An anxious shut-in moves into a haunted apartment, hiring a stranger to perform an exorcism which quickly takes a horrific turn.
Making a really good horror film can be akin to baking a cake. If you’ve just raised an eyebrow and muttered, “WTF” then just bear with me for a second as I explain. It’s all about the ingredients, right? But it’s also the quality of the ingredients and the balancing of the quantities…too much of this and it doesn’t rise, too little of that and you’ve got cake soup. It’s all a precarious balancing act and making a good film is no different. Now, this is the first time I’ve used this analogy but I feel that it is really fitting in this particular case, albeit somewhat unusual.
Ingredient one: The setting. A wonderfully creepy apartment with a lead that has some kind of OCD or similar neurodivergent behaviour—making him an obsessive shut-in with peculiar habits in a creepy old building. Weird guy with weird lifestyle in creepy, old apartment trying to be internet famous. It is both classic and modern and worked beautifully.
Ingredient 2: The acting. Absolutely wowed. I knew none of the cast from previous projects and if I did, I did not recognise any. Nevertheless, Geno Walker (as Ken Barber), did an outstanding job; completely becoming his character and providing us with a tense, manic and mind-bending performance—truly great. While Walker totally carries the film on his shoulders, the supporting cast does a great job as well—especially the best friend, Terry (Felonious Monk). It was an unexpected surprise to have such great acting in indie productions.
Ingredient 3: Production value. Although the current trend of heavy blue tones appears once again in Night’s End, as it has done in most films I’ve reviewed in the last few months, everything else was above par. I won’t go so far as to say that the editing was brilliant, the score unique, or the shots incredibly creative, but it was all of a decent calibre and added to the film’s quality rather than detract from it. Standard fare—or perhaps simple self-raising flour.
Ingredient 4: The sweet, sweet horror. Now, If you’ve read anything I’ve reviewed before, you would know that I am no fan of the jump scare or the overused gimmicks of modern horror flicks. I flat out avoid anything in The Conjuring universe for these exact reasons. It’s boring, predictable, and incredibly blasé. Night’s End took a few liberties with a jump scare here and a slamming door there, but they added to the narrative and were part of the plot rather than the focus of the film, so this one definitely gets a pass. There was a genuine mystery with some clever twists and turns, an original plot and some kooky characters all beaten together with a healthy helping of horror and tablespoons of tension. It was—more importantly—fun.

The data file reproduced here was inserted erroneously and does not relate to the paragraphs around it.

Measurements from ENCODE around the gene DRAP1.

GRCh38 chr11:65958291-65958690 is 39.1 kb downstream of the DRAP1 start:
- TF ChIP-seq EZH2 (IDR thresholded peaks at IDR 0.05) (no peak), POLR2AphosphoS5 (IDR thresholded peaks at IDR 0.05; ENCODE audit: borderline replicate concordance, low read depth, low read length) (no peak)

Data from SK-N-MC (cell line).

Ingredient 5: The icing on the cake. I’m really glad that I went with this whole baking analogy as I usually write down my thoughts and do draft reviews as I watch films in real-time and the final act just…well…takes the cake. I also refuse to apologize for that last sentence. What will definitely not be pleasing to the palette of all viewers, Night’s End closes with an all-out, CG fueled, Clive Barker style WTF conclusion that is really different from the earlier tones and perceived expectations. It’s hilariously good, but that is a very subjective statement and it’s definitely going to be a love it or hate it reaction by viewers but I’m always a “love it” kinda guy when directors take risks and go all out. This is all out balls out and I’m absolutely on board with the crazy train finale.
Overall, I really enjoyed the film and found it very watchable and exceptionally fun. Geno Walker’s Ken was fantastic and I’d absolutely suggest that you give it a watch but only if you enjoy indie horrors that really just go for broke and don’t take themselves too seriously. We have a short clip that I will post below, along with the new poster, artwork, and trailer. Thanks for reading and as always, stay sordid.
Site founder. Horror enthusiast. Metalhead.